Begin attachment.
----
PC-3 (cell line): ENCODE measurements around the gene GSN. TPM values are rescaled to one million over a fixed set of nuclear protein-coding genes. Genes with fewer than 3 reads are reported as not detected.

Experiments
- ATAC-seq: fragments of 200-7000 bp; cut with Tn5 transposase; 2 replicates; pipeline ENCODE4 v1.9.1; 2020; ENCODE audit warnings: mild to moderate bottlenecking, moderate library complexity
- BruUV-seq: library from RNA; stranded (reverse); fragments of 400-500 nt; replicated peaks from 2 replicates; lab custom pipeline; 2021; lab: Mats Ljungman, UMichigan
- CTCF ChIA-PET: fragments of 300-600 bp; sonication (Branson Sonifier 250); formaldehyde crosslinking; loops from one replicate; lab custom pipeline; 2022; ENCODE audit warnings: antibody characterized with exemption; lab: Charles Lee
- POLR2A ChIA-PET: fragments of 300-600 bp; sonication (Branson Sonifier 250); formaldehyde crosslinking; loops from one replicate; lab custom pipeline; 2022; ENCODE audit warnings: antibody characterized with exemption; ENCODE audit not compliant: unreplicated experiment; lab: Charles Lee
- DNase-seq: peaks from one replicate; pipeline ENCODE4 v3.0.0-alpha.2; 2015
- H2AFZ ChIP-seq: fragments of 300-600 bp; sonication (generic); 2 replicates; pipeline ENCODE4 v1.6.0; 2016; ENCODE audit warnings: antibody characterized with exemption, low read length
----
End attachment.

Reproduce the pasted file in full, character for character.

PC-3 (cell line): ENCODE measurements around the gene GSN. TPM values are rescaled to one million over a fixed set of nuclear protein-coding genes. Genes with fewer than 3 reads are reported as not detected.

Experiments
- ATAC-seq: fragments of 200-7000 bp; cut with Tn5 transposase; 2 replicates; pipeline ENCODE4 v1.9.1; 2020; ENCODE audit warnings: mild to moderate bottlenecking, moderate library complexity
- BruUV-seq: library from RNA; stranded (reverse); fragments of 400-500 nt; replicated peaks from 2 replicates; lab custom pipeline; 2021; lab: Mats Ljungman, UMichigan
- CTCF ChIA-PET: fragments of 300-600 bp; sonication (Branson Sonifier 250); formaldehyde crosslinking; loops from one replicate; lab custom pipeline; 2022; ENCODE audit warnings: antibody characterized with exemption; lab: Charles Lee
- POLR2A ChIA-PET: fragments of 300-600 bp; sonication (Branson Sonifier 250); formaldehyde crosslinking; loops from one replicate; lab custom pipeline; 2022; ENCODE audit warnings: antibody characterized with exemption; ENCODE audit not compliant: unreplicated experiment; lab: Charles Lee
- DNase-seq: peaks from one replicate; pipeline ENCODE4 v3.0.0-alpha.2; 2015
- H2AFZ ChIP-seq: fragments of 300-600 bp; sonication (generic); 2 replicates; pipeline ENCODE4 v1.6.0; 2016; ENCODE audit warnings: antibody characterized with exemption, low read length